Recurrent pellagra in Angola
Summary of report*
Since March 1999, successive waves of people have arrived in the town of Kuito, Angola, displaced by fighting in their native Bie province. As a result, June 1999 saw the creation of thirteen camps for internally displaced persons (IDPs) in the north, south and east of the town which have continued to expand since. Currently, the resident population of Kuito is about 80,000 and the total of IDPs approximately twice that figure. Roughly 80km to the east lies the municipality of Camacupa where a number of IDP camps are also located. Camacupa came under government control in early 2000.
For the past three years, there has been an annual epidemic of pellagra in the Kuito area of Angola. There have been three major peaks of the outbreak all occurring between June and October each year. By the end of August 1999, the first cases of pellagra were identified in the Kuito camps. In response, a study of the ongoing pellagra problem in Kuito took place between July 17th and August 1st 2001. This involved:
- an analysis of humanitarian agency reports on the outbreak
- analysis of WFP data on planned and distributed rations
- interviews with agency staff and other key informant interviews
- transect walks through camps with visits to households and clinical diagnosis of pellagra cases . observation of clinicians admitting new pellagra patients
- ward rounds in therapeutic feeding centres (TFCs)
- market visits to assess food availability.
Transect walks through four camps in Kuito and three camps in Camacupa involved clinical assessment of whether there were cases of pellagra in 300 and 200 households respectively. This led to an estimated prevalence of approximately 10% pellagra in the IDP camps around Kuito and 30% in Camacupa. Since January 2000 there have been a greater number of the resident population affected.
During the transect walks it became apparent that health professionals were not good at recognising the symptoms of pellagra. This may be partly explained by the fact that most teaching/text-book photographs are based on cases presenting with 'classical' symptoms whereas in the field most cases do not present with textbook lesions. This is a major drawback of teaching material used. The authors caution that this may have the worrying implication that pellagra exists in other areas of Angola but may be unrecognised. However it is likely that the epicentre of this epidemic is Bie province for a number of reasons. In Bie land is devoted largely to maize (niacin-deficient) cultivation and there are no groundnuts (niacin-rich) in the diet. Furthermore, in recent years there has been a reduced consumption of animal products, also a good source of niacin.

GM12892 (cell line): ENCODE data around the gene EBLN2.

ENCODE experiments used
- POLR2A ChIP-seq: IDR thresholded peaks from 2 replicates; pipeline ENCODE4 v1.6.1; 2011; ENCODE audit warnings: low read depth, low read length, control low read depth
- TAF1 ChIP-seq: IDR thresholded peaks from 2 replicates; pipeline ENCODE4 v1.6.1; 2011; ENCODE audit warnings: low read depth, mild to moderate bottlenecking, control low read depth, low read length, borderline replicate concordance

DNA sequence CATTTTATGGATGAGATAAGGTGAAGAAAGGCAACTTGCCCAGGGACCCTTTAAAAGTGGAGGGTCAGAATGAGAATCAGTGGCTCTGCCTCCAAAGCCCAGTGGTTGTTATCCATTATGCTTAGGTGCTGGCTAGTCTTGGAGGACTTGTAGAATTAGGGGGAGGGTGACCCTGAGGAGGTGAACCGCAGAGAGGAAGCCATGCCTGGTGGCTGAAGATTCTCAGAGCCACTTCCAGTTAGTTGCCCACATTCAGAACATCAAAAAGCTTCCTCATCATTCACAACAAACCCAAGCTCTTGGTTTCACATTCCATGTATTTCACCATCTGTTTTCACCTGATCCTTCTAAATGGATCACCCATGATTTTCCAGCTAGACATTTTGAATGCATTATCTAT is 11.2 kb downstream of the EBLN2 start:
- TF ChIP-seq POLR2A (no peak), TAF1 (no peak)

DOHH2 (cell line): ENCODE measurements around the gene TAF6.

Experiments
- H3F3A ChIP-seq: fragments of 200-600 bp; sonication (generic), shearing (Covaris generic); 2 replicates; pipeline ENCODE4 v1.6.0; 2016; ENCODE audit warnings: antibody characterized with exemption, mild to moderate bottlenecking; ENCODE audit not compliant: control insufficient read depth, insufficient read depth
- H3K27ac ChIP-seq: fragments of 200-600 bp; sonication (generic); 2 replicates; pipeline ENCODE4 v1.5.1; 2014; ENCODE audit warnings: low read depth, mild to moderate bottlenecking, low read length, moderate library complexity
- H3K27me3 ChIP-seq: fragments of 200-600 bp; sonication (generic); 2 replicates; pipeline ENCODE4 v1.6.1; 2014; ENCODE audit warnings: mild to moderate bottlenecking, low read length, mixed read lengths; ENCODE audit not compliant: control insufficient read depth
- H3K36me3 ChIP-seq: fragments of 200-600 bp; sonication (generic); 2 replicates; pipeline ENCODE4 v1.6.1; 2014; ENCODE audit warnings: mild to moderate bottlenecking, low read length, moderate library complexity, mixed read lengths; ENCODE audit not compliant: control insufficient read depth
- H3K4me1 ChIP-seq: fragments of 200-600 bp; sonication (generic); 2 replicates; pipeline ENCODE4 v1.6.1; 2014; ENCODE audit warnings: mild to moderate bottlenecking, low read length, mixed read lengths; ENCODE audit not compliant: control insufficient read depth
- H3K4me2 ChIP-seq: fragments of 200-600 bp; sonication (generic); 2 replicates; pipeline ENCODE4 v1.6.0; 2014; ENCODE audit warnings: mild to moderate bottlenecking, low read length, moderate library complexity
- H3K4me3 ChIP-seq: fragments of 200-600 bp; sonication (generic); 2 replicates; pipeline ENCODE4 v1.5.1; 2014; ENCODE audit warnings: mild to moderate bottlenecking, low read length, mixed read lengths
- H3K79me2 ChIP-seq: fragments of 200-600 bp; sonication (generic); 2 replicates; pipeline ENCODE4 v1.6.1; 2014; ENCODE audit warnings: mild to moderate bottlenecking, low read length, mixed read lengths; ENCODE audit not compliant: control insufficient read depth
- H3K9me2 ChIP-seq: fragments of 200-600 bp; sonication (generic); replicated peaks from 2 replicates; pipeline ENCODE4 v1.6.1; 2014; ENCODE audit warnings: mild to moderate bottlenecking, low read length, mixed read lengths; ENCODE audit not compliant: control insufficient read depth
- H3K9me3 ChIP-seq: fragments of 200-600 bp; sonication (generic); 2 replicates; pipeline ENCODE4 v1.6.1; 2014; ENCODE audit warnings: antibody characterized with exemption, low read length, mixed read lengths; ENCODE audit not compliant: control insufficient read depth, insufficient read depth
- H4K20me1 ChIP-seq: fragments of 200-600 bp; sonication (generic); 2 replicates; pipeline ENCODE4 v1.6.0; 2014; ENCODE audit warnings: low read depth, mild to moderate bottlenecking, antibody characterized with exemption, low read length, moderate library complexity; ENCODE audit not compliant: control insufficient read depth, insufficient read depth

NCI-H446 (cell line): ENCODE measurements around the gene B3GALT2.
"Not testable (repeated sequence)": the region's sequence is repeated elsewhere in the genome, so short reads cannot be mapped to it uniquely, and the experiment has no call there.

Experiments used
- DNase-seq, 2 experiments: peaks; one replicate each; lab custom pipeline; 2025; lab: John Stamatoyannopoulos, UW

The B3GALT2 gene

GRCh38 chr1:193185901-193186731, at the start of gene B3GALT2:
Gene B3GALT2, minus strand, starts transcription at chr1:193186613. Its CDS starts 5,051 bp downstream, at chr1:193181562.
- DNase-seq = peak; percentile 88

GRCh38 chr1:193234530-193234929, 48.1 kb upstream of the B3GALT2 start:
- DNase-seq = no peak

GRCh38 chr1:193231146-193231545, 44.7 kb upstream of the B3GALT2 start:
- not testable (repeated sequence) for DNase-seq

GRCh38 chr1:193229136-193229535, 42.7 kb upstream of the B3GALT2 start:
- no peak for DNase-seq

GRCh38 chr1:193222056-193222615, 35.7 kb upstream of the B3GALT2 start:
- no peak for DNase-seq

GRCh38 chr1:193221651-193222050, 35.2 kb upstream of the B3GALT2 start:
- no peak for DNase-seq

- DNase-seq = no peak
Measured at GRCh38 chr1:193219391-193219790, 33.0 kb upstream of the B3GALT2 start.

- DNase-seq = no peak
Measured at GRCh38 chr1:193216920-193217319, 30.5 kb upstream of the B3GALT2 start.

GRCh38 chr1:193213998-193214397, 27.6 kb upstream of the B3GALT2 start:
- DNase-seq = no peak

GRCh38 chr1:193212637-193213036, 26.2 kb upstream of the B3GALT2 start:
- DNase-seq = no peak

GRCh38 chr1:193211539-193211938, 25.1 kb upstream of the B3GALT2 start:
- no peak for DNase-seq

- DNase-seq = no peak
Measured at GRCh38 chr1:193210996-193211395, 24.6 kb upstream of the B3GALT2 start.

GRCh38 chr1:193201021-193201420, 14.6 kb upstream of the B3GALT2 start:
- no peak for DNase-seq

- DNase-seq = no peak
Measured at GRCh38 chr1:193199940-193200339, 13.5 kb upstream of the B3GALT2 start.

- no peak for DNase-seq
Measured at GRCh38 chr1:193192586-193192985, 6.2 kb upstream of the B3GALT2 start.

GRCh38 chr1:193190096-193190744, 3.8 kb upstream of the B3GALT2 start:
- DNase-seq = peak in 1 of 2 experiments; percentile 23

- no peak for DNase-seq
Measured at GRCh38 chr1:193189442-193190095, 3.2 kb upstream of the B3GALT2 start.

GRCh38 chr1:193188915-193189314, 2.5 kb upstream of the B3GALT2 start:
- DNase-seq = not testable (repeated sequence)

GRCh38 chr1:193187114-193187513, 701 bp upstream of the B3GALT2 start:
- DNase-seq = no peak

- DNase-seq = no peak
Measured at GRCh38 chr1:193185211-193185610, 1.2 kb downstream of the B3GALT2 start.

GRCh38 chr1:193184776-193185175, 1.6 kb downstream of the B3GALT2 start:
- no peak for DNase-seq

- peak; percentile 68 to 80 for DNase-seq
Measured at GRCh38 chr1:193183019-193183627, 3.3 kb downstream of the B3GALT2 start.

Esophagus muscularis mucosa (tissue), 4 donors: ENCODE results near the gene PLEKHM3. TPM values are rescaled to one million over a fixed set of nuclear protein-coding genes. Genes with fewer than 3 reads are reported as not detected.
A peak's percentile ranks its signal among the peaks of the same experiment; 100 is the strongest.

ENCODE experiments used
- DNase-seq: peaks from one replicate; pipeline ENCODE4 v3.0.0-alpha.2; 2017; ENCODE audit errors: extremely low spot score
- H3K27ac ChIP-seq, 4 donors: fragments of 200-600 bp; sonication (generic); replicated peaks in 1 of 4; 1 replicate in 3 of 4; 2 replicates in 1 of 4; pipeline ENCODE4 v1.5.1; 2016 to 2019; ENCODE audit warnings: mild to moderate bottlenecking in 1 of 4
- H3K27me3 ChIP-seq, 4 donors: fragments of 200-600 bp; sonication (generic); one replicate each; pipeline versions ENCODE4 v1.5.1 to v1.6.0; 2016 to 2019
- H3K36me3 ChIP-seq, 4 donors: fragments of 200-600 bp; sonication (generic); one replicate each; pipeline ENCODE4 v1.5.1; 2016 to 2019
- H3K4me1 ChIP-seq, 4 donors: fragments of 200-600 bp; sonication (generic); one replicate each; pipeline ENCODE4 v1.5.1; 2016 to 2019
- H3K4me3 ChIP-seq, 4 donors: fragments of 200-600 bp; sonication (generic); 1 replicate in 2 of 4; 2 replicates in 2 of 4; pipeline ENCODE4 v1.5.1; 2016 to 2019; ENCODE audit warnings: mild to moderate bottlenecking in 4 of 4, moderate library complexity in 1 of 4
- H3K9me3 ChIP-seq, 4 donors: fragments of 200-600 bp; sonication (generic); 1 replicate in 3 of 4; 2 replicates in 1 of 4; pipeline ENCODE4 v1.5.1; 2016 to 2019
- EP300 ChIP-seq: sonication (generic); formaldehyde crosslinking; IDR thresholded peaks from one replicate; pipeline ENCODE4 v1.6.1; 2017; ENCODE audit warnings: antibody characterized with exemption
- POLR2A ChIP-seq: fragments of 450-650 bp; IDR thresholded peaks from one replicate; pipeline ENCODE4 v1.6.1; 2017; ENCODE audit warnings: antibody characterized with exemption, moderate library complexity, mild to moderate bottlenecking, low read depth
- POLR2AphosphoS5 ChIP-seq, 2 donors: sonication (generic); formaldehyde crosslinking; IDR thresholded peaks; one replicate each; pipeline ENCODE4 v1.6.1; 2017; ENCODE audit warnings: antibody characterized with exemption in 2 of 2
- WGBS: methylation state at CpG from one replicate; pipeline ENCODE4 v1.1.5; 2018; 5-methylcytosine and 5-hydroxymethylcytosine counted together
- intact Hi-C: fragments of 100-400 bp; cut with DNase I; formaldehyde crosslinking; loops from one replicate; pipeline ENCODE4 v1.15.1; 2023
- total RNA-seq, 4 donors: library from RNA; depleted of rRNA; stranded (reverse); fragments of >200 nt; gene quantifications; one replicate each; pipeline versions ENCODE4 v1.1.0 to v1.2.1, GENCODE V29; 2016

There do not appear to be substantial numbers of people with niacin deficient diarrhoea or nervous system complaints without skin lesions in Kuito. However, the signs are more advanced in Camacupa where diarrhoea seems to be a feature.
The pellagra patients are normal weight or overweight. This is because the nutrients involved (pyridoxine, riboflavin and niacin) give rise to a type 1 deficiency which is not associated with loss of body weight (wasting) rather than a type 11 deficiency which is characterised by stunting and wasting. The fact that pellagra is apparently mainly occurring in female and adolescent residents of normal body weight indicates that those who are not eligible to receive any WFP rations may be those most at risk. The general ration is targeted to IDPs while the vulnerable group feeding is targeted to patients in TFCs or those with pellagra and their families.